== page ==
Rosencrantz and Guildenstern Are Dead: A Collection of Thoughts and Comments

2 February 2018

Last Sunday, Carleton gave us the gift of a screening of National Theatre Live’s Rosencrantz and Guildenstern Are Dead. Many majors and non-majors turned out for the event, ready to marvel and gawk at this absurdist piece about existence and death and Hamlet (sort of). Some people also wanted to see if Daniel Radcliffe’s performance was up to snuff. Whatever it was we all came out for, some students felt compelled to respond via review/blurb. The Second Laird Miscellany was only too happy to gather together some of these responses and post them below. If you, for some reason, missed the screening, or feel like matching your own opinions of the piece against others’, definitely check out what these students are saying!  

Maddy Birnbaum (‘20):
Rosencrantz and Guildenstern are Dead has been my favorite play since I read it in AP Lit junior year of high school. Seeing this production was a dream for me and I think they did the play justice. Daniel Radcliffe did a wonderful job capturing Rosencrantz’ innocence and accidental wisdom, as did Joshua McGuire with Guildenstern’s neurotic desire for logic and reason. The one area of the show I wish had been slightly more compelling was the music: the players’ tunes didn’t evoke emotion in me, particularly in the final scene where Horatio’s speech is supposed to be “overtaken by dark and music“; I had always imagined the music would be overwhelmingly haunting in that moment (126).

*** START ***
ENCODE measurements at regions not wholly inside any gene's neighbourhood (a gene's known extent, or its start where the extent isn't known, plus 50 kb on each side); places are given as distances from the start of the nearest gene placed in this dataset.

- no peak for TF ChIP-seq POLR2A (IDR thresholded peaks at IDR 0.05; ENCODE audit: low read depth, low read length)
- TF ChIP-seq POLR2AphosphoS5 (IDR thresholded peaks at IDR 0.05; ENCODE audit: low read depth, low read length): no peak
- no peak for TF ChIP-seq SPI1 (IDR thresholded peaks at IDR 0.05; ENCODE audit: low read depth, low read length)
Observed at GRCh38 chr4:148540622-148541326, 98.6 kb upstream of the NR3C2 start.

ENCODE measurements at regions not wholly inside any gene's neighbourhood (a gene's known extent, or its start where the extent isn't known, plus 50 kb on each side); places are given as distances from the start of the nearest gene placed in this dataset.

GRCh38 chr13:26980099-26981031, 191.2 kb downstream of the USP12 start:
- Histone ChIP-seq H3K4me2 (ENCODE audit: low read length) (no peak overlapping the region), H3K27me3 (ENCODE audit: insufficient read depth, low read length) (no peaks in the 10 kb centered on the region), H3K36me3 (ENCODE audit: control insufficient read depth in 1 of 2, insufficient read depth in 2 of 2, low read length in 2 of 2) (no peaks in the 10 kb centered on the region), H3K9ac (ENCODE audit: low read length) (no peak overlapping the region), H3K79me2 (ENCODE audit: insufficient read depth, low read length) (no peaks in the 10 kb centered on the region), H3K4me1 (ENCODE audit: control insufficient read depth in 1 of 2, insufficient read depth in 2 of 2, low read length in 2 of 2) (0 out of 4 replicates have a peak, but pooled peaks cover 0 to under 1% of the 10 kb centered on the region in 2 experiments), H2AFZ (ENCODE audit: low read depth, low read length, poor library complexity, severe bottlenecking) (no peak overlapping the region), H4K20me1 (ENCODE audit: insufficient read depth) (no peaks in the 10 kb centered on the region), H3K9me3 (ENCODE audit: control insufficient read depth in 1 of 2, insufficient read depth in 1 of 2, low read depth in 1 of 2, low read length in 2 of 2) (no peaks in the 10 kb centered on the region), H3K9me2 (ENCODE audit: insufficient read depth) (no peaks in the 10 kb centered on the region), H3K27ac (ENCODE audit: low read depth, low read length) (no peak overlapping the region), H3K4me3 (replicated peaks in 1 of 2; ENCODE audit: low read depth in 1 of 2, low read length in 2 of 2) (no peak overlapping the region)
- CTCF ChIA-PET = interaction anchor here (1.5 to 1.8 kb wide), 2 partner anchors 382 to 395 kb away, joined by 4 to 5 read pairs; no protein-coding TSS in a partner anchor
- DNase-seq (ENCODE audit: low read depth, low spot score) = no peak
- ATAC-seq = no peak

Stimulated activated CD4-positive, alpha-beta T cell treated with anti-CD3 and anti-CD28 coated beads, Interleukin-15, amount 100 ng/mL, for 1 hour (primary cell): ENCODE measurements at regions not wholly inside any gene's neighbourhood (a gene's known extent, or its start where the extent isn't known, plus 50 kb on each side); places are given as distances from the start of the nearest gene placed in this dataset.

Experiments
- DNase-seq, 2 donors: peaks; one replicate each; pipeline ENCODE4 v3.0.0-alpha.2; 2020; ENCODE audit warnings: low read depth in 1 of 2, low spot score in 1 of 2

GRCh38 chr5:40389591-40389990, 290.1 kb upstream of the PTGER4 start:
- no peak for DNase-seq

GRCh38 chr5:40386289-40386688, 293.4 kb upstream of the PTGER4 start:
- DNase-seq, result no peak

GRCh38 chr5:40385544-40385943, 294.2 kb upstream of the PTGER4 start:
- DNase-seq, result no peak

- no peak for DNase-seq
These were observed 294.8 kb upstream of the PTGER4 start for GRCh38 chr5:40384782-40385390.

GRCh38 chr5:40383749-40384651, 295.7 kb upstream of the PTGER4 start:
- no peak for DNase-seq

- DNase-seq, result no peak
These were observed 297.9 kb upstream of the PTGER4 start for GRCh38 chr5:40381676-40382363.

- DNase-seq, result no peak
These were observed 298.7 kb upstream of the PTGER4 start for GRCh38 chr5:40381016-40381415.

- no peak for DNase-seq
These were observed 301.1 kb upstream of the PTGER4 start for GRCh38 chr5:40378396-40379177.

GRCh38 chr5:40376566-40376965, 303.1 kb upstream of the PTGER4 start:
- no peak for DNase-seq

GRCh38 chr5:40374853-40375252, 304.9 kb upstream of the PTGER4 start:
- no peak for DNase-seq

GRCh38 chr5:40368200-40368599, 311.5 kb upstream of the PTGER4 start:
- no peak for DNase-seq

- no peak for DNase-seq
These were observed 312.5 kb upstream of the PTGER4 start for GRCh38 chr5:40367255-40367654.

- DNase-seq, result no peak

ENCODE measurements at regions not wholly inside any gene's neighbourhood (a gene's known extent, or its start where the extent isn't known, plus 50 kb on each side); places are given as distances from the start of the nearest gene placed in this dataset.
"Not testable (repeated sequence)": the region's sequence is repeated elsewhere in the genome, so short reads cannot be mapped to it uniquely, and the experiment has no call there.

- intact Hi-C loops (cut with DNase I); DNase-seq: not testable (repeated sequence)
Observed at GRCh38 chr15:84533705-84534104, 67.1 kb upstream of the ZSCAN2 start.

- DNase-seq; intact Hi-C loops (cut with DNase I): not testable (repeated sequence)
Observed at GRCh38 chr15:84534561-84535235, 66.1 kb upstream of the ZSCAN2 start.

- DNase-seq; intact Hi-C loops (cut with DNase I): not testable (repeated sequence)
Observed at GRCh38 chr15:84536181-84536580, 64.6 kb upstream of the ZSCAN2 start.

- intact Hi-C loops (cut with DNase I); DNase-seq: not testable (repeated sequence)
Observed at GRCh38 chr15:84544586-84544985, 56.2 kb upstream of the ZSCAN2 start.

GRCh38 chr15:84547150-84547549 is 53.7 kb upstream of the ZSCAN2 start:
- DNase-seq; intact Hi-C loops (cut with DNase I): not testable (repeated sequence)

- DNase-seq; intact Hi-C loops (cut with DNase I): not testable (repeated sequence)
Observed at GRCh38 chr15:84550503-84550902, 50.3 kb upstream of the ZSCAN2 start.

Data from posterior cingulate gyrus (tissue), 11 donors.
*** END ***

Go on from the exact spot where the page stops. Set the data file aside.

Jennifer Chan (‘19):
Watching Rosencrantz and Guildenstern felt a bit like spying on strangers through a kaleidoscope. The colors and light spun in dizzying ways, as did the dialogue and the characters. Perhaps I would’ve understood better if I knew whether the sun was rising or setting, or if I knew what death meant.

Kathleen Danielson (‘20):
The actors’ performances brought to life the often breakneck pace of Stoppard’s play and accentuated the vivid personalities of the characters. The staging offered a colorful visual interpretation of the play, making it even more riveting than it is as just words on a page.

Brynne Diggins (‘19):
I went into the screening expecting Daniel Radcliffe to be playing Guildenstern (this assumption was based off of my reading of the script alone). As the play progressed, I was thoroughly impressed by his portrayal of his actual role, that of Rosencrantz. I felt both of the main actors found depth and meaning in their parts, and the scenes between the two were emotive and well done. By the time the two disappeared at the end of the play, I felt attached to both of them, and their disappearances were poignant rather than just an act. The NTLive preview of the play also gave us a look behind the scenes, and I appreciated the commentary by Radcliffe and Joshua McGuire about the set design and theater space. The set contributed to the play’s sense of their characters not being in control; the huge stage, adorned with painted clouds on all sides, emphasized how small they were, echoing their role in the scheme of the larger play, Hamlet, that would dash on and off stage. Overall, the viewing was a pleasant way to pass a Sunday afternoon.

Julian Hast (‘19):
The play was fun. The actors bring out a lot of the lines’ comedy which tends more to hide itself in writing.

Nam Anh Nguyen (‘19):
The show’s fast-paced energy really built up to the absurdity of it all. In addition, the music complemented the play very well. Overall, it was a lively, effective performance.

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